What good does it do?

Rhetorically, there were a number of moments in last night’s debate that seem to have captured parts of the liberal imagination. Hillary Clinton appealed to a basic right to bodily autonomy and to make that right accessible with support for Planned Parenthood and related medical providers. Bernie Sanders unequivocally declared that Black Lives Matter. Martin O’Malley almost captured something similar by stating that bigotry had no room in the Democratic Party, but Jim Webb’s own comments throughout the night called that belief in such a categorical progressiveness into question. Even in that case, Webb’s presence highlighted his out-of-place status in the broader Democratic Party. As Jamelle Bouie put it:

In short, Webb being there only underscored the stated commitments to addressing racial, gendered, and other inequalities. There aren’t really any Dixiecrats anymore. This is what the Democratic Party has become.

So with a tight field of candidates largely competing to be a presidential nominee who could advance that sort of US self image at the highest level in the country, what’s not to love? The Democratic Party has won the popular vote five out of six times in the most recent elections (which translated into four uncontested wins). The Reagan Revolution seems to have been more of a momentary happenstance of White Flight from the Democratic Party that could make the White House an insurmountable Republican fortress.

While White people continue to be a majority of residents of the US, and disproportionately represented in electoral registration and participation, enough didn’t flee the Democratic Party that they and a growing number of voters of color can be a surprisingly effective electoral coalition. It’s tempered by all of the problems inherent in national coalitions – it’s slow-moving, continually renegotiated, and subject to limited radical action – yet it can at least promise to get a lot done and seemingly mean it.

Part of the implied problem there is that there are limits to what any political party can do. Almost by definition, they operate within a standard political process. The closest thing to an alternative are parties like Sinn Féin or historically India’s Congress Party, which are political branches of counter-state forces. The Democratic Party’s origins are rather different from that sort of an organization, and the type of imperial conditions that encourage those types of political parties haven’t existed in the US for several centuries. In the absence of that, a mainstream, gradualist policy-tinkering has become the order of the day.

Even that however is difficult for Democrats to enact on a national scale as the brief window in 2009-2011 showed. As a Party, they held the presidency and majorities in both the House of Representatives and the Senate. Healthcare reform debates choked out almost every other reform issue, leaving us with the current situation in which many hallmarks of the Bush era linger – most obviously widespread warfare, indefinite detention centers, and mass surveillance. Deportation actions increased, Guantánamo remains open, and we’re using drones more than ever. Weren’t the Democrats interested in ending all of that? Weren’t there great flowery statements in debates and elsewhere on the campaign trail against those exact things?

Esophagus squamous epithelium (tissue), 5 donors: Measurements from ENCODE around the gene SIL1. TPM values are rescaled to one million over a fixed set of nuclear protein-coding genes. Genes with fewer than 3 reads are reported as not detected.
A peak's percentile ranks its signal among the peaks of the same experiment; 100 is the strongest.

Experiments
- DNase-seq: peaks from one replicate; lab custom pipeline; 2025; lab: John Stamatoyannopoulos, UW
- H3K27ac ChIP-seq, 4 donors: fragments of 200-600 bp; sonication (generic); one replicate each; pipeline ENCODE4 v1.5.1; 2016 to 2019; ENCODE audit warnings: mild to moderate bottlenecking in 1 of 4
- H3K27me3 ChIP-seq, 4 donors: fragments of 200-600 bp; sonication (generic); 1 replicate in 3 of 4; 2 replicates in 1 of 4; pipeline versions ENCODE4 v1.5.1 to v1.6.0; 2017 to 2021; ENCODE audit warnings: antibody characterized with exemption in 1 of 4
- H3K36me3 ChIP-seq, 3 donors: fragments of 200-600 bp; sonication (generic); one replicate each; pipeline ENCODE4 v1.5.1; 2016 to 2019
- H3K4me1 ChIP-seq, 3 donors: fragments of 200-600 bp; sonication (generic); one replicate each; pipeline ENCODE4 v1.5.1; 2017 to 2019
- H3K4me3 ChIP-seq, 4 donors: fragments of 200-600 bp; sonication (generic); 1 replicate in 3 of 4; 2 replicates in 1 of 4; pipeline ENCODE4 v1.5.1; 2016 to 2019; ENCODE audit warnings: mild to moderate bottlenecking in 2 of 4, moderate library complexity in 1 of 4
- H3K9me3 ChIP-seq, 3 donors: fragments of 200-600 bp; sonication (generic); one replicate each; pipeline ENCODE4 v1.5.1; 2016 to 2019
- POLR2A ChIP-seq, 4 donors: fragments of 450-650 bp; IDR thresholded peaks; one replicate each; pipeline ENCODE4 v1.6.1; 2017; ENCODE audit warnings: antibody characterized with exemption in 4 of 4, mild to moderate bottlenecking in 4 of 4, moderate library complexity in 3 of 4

There’s a number of other, less intractable factors that could be blamed for that, from fickle Blue Dogs to Filibuster-enabling Joe Lieberman. As much as the Democrats can’t deliver on everything because of the political and electoral system they must work within, there’s also a question of what they can do with a presidency dependent on how well they do in Congress and the states. Tomorrow and later this week I’ll take a look at the prospects of the Democratic Party in down ticket races and what they could potentially make of 2016.

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One thought on “What good does it do?

  1. […] As I mentioned yesterday, enacting significant reform on a laundry list of issues is something that the Democratic Party by its very nature is going to have trouble doing. At an absolute minimum, it’s something they will need to do at the least by controlling three national centers of power: the House of Representatives, the Senate, and the White House. With that in mind, many of the vague predictions you can make this early about how the major parties will do in the coming 2016 election have found reason for the Democrats to celebrate. Rachel Maddow, admittedly an often optimistic voice, noted that as a presidential election year turnout will likely be higher, favoring the Democrats in down ticket races. What’s more, elections in the Senate are built around six-year terms, so a number of the seats that Republicans have to defend within that body will be freshmen elected in the unusually Republican-favoring midterms in 2010. […]

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